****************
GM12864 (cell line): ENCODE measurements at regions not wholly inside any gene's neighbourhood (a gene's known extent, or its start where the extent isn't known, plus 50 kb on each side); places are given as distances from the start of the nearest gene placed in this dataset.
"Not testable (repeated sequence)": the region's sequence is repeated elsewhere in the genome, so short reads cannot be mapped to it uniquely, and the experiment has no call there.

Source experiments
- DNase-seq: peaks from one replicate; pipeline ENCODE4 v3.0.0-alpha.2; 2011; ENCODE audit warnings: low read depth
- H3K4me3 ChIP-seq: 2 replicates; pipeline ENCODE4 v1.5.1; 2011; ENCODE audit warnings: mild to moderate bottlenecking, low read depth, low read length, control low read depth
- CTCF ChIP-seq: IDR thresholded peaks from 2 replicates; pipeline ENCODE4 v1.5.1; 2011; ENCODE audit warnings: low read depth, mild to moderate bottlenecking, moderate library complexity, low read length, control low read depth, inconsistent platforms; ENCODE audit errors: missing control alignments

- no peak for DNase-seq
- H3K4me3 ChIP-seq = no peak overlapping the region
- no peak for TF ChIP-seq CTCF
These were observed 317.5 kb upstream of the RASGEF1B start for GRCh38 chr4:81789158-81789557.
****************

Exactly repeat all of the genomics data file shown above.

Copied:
GM12864 (cell line): ENCODE measurements at regions not wholly inside any gene's neighbourhood (a gene's known extent, or its start where the extent isn't known, plus 50 kb on each side); places are given as distances from the start of the nearest gene placed in this dataset.
"Not testable (repeated sequence)": the region's sequence is repeated elsewhere in the genome, so short reads cannot be mapped to it uniquely, and the experiment has no call there.

Source experiments
- DNase-seq: peaks from one replicate; pipeline ENCODE4 v3.0.0-alpha.2; 2011; ENCODE audit warnings: low read depth
- H3K4me3 ChIP-seq: 2 replicates; pipeline ENCODE4 v1.5.1; 2011; ENCODE audit warnings: mild to moderate bottlenecking, low read depth, low read length, control low read depth
- CTCF ChIP-seq: IDR thresholded peaks from 2 replicates; pipeline ENCODE4 v1.5.1; 2011; ENCODE audit warnings: low read depth, mild to moderate bottlenecking, moderate library complexity, low read length, control low read depth, inconsistent platforms; ENCODE audit errors: missing control alignments

- no peak for DNase-seq
- H3K4me3 ChIP-seq = no peak overlapping the region
- no peak for TF ChIP-seq CTCF
These were observed 317.5 kb upstream of the RASGEF1B start for GRCh38 chr4:81789158-81789557.